1. ObsidianVale

    ObsidianVale New Member

    Jun 11, 2009
    Likes Received:

    Writing and Reading

    Discussion in 'General Writing' started by ObsidianVale, Jul 24, 2010.

    I LOVE to read. i don't mean that lightly i L.O.V.E. Reading. In highschool person A would say hey do you know Obsidionvale? and the person B would be like, who? and person A would reply "you know that girl who sits on the bench in the morning and reads?" and person B would go "Oh! ya! i know who your talking about!"

    So yes i love reading and as some one who wants to become a writer i was always inspired by whatever i read and i would go off in my own head and imagine allllll sorts of possibilites. But now i think my reading is hurting my writing.

    When ever i read something my own inner stories take on the elements of the book im reading. My characters with start doing things and suddenly i realized that there not doing these things because thats the type of character they are they are doing it because of some other characters i've read about. it feels like im trying to find my story and i have to sift through everyone elses stories to get to it. so whats the only solution i can think of? stop reading. i hate that idea. i want to keep reading but if it keeps me from truely seeing my own story do i have any other choice?

    does anyone have any suggestions on how you can keep your story and other peoples stories separarted in you mind?
  2. Wreybies

    Wreybies The Ops Pops Operations Manager Staff Supporter Contributor

    May 1, 2008
    Likes Received:
    Puerto Rico
    This is a well trod subject here at the forum. The answer depends on you.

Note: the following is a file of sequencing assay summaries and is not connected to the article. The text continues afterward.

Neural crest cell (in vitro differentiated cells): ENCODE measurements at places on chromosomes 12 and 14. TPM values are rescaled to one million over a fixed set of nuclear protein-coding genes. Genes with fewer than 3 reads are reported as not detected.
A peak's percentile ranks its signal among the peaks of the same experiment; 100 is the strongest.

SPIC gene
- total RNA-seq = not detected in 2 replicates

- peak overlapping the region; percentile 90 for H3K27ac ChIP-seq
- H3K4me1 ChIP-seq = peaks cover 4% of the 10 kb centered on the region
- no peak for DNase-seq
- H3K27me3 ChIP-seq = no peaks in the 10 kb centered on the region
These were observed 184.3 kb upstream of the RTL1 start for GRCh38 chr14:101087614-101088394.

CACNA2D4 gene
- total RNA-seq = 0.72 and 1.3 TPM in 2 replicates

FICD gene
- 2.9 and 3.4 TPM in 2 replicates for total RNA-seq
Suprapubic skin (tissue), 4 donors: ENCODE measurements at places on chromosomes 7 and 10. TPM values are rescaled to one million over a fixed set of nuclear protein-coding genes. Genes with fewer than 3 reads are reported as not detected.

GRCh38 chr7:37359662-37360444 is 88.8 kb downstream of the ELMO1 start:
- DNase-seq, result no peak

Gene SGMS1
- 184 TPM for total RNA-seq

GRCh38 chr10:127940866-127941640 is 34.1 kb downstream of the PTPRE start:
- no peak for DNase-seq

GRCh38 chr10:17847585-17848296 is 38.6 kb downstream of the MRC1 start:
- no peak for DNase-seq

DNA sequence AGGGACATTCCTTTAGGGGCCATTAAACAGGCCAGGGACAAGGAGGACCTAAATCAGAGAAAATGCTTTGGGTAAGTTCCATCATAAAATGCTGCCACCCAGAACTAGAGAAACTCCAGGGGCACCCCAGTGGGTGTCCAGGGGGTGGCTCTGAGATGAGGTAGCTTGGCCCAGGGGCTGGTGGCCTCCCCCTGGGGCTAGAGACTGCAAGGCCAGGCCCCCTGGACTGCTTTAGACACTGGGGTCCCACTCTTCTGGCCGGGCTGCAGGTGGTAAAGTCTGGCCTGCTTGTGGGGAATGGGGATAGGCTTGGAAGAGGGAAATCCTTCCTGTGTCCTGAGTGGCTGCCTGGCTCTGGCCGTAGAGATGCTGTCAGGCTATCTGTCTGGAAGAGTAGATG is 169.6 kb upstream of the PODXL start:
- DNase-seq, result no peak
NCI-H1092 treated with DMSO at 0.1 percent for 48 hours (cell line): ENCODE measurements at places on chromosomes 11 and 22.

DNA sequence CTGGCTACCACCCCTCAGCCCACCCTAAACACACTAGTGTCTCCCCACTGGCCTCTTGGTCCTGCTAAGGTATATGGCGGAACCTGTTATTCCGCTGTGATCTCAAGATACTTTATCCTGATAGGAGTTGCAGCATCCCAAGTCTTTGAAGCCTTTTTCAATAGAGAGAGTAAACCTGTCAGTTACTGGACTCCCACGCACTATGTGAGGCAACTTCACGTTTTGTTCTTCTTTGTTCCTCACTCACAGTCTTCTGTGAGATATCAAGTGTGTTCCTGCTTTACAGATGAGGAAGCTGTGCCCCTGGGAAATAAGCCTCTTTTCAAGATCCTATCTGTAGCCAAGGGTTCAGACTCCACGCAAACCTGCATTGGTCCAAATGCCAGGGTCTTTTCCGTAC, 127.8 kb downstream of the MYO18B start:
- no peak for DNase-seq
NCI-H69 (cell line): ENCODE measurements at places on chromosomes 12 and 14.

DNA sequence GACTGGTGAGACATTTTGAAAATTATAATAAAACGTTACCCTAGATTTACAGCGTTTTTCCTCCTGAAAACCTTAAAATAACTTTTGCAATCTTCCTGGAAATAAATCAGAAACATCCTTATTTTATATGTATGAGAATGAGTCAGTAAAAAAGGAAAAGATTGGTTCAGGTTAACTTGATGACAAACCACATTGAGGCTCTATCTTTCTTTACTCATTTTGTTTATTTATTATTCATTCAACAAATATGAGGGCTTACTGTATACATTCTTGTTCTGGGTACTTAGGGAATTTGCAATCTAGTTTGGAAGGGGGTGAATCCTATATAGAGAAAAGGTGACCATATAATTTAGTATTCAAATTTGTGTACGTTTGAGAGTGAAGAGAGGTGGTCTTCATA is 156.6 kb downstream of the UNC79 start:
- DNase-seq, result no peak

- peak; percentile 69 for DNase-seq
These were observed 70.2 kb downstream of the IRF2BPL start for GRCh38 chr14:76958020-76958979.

I too suffer from aping syndrome. When I read back over older things I have written, it is balefully obvious what I was reading at the time.

    My cure? When I am in a good streak of writing, put my reading away.

    Others will come into this thread and talk about finding your own voice and how this never happens to them because their inner writer's voice is so strong and hewn and perfected.

    Good for them.

    What works for me is to put me reading away for the time being. It will always be there when the muse stops feeding me. ;)
  3. Elgaisma

    Elgaisma Contributor Contributor

    Jun 12, 2010
    Likes Received:
    I don't lol as I read my story elements of stories I have loved throughout my life from books and TV have creeped in. Whilst my world that I have created for novel is nothing like Eternia, the idea that it could be in the centre of the universe probably came from He-Man, fixed points are probably Dr Who, there are elements of my religious beliefs in it, the Wolf's personality is based on a dog I had lol I have a couple who have a boys school a bit like Jo March in Little Women etc

    It is entirely my own work but doubt I have a single unique idea:)
  4. Manav

    Manav New Member

    Mar 26, 2010
    Likes Received:
    Imphal, India
    I don't see this as a bad thing. When you do find your story (which you surely will) after sifting through other's stories, your story will be all the more richer. I am not sure I am making any sense, so I'll stop here :)
  5. minstrel

    minstrel Leader of the Insquirrelgency Staff Supporter Contributor

    Jul 11, 2010
    Likes Received:
    Near Los Angeles
    This kind of thing happens to most writers, probably. The stories you're telling may have been told before, or very similar stories, anyway, but that's all right. What matters is what you bring to the stories - your own vision, your own style.

    You're an artist, and artists evolve creatively. Their own voices become stronger and stronger and more unique. When the Beatles started out, they were playing the same songs everybody else was: standard three-chord basic rock just like a thousand other bands. But they grew as songwriters and musicians and wound up with a body of work that is unique, and uniquely Beatles. They greatly advanced the art of rock songwriting and before long thousands of other bands were copying them. The same kind of thing happened to Bob Dylan: he started out as a pretty slavish Woody Guthrie imitator and wound up as possibly the most influential songwriter on Earth before the Sixties were over.

    You're still young, aren't you? If your stories are similar to others, don't worry. Keep working at it, and those elements that are yours and yours alone will emerge and come to the forefront. You will gain confidence and individuality. Just don't lose faith in yourself.

    So I say keep reading and don't worry about it.

Share This Page